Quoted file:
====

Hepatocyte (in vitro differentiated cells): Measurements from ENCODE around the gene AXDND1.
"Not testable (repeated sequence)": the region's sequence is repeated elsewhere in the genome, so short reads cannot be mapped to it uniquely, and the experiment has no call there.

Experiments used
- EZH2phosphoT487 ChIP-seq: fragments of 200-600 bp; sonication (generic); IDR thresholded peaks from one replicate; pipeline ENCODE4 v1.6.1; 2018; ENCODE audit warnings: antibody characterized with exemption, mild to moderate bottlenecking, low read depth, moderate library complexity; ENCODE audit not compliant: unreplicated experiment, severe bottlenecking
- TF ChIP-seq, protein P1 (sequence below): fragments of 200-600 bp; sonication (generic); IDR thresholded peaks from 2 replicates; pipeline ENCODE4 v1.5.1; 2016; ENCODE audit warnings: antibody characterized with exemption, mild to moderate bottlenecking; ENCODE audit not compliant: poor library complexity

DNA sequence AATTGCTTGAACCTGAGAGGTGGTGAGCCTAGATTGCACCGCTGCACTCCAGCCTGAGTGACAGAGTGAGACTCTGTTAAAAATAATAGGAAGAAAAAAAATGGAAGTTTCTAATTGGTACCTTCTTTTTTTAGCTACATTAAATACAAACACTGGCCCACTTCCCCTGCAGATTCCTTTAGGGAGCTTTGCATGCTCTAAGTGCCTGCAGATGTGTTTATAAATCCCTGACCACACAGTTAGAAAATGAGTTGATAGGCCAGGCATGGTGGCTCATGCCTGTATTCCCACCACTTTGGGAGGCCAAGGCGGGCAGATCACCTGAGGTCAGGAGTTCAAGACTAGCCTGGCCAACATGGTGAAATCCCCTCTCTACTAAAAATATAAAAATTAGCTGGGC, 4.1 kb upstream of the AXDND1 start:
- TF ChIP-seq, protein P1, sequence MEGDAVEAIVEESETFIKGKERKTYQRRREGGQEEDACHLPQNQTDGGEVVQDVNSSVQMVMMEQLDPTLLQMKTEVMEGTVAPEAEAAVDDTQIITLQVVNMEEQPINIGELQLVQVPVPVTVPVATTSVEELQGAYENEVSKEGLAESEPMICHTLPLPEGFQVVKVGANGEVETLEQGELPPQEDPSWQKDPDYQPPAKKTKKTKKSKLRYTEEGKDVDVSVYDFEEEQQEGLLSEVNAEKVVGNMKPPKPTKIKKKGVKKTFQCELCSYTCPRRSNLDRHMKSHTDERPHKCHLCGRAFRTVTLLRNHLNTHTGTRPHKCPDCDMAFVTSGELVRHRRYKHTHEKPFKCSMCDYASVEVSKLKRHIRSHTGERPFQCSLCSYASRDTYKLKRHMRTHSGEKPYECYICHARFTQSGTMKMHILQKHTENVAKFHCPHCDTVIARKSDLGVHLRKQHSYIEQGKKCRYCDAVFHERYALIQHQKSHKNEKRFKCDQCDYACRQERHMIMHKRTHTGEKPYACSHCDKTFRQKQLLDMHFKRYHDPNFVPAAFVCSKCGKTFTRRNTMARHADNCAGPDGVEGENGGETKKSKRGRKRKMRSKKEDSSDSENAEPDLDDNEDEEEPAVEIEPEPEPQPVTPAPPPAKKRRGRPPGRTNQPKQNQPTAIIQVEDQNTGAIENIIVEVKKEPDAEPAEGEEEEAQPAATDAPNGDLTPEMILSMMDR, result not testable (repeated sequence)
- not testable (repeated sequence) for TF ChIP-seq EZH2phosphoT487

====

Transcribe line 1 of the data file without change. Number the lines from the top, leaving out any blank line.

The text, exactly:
Hepatocyte (in vitro differentiated cells): Measurements from ENCODE around the gene AXDND1.